Become a Slow Nomad in a Post-Pandemic World
Before the pandemic, traveling was, for the most part, easy. Book a ticket and head off to the next location on your bucket list. Digital nomads, of course, embraced this lifestyle, working from the beaches in Bali one week and the cafes of Paris the next.
Now, though, travel is complicated, to say the least. Deciding if you feel safe enough to get on a plane or any form of mass transit is only half the battle. Once you arrive at your destination, you may have to stay in your hotel room for 14 days. And when you’re allowed out, there may be restrictions on what you can see and when.
Travel of every shape and form is going to be different for a long time. And, it may seem that for digital nomads, COVID-19 means the end of their lifestyle. However, if nomads embrace slow travel, they may find that they can return to their nomadic lifestyle, albeit at a much different pace.
What Is Slow Travel?
Slow travel is an offshoot of the slow food movement. Started in the 1980s, the Slow Food Association was founded in response to the first McDonald’s in Rome. An Italian journalist, Carlo Petrini, was worried that local food tradition and its associated culture would be lost to fast food and the fast pace associated with it.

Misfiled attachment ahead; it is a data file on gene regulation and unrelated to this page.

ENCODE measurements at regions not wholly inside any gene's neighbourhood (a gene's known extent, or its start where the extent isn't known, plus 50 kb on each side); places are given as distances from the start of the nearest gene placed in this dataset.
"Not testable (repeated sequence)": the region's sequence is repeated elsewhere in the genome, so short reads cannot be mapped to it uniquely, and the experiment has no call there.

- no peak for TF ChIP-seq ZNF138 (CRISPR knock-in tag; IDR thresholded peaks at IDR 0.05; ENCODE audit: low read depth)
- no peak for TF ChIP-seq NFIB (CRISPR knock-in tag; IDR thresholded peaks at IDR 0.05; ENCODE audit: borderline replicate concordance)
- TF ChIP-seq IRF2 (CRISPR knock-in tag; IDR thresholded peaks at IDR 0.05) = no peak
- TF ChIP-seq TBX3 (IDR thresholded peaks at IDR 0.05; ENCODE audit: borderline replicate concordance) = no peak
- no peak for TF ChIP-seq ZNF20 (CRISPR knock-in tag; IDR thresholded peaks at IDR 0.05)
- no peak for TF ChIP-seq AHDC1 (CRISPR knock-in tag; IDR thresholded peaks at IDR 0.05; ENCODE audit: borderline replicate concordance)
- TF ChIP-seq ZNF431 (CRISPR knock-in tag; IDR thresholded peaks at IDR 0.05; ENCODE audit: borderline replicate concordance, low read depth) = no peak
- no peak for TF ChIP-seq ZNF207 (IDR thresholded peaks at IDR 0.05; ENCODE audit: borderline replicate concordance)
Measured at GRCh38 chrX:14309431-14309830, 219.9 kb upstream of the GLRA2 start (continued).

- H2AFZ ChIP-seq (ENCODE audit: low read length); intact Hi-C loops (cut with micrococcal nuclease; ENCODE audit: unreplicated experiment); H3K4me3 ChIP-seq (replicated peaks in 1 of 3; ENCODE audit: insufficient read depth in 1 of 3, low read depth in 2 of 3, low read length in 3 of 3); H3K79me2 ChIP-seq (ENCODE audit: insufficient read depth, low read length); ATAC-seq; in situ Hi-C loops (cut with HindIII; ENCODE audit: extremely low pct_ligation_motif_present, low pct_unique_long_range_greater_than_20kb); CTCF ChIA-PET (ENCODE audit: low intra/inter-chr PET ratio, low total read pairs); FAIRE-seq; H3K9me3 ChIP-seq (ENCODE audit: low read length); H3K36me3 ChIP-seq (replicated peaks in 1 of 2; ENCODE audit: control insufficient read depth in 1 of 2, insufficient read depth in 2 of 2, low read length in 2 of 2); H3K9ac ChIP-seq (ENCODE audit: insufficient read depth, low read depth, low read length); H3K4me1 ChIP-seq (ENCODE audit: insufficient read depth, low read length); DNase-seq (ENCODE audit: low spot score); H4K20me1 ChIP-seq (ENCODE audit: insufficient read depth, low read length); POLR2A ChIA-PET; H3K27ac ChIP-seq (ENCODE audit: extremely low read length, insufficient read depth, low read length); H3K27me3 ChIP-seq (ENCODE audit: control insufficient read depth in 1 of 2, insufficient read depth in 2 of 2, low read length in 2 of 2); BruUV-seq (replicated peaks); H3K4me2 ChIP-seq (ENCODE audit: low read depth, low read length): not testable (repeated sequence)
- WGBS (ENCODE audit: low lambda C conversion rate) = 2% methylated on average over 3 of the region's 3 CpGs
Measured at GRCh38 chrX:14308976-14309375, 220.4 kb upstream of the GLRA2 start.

He created the idea of slow food to counteract the fast nature of fast food. Slow food focuses on regional cuisines, local farming, traditional meal prep, and the communal nature of sharing a good meal with family and friends. The idea is to slow down, savor what’s unique about the food on your plate, and understand the origins of the food by supporting local chefs and farmers.
Over time, people embraced the slow food movement (think: farm to table), and eventually, the “slow” movement spread to other areas of life, like travel.
Slow travel isn’t about moving slowly, per se. Slow travel is about spending time in a city and immersing yourself in it. Instead of blowing into a town for a week, hitting as many tourist sites as you can and then leaving, slow travel encourages people to stay in town for as long as they can and live like a local.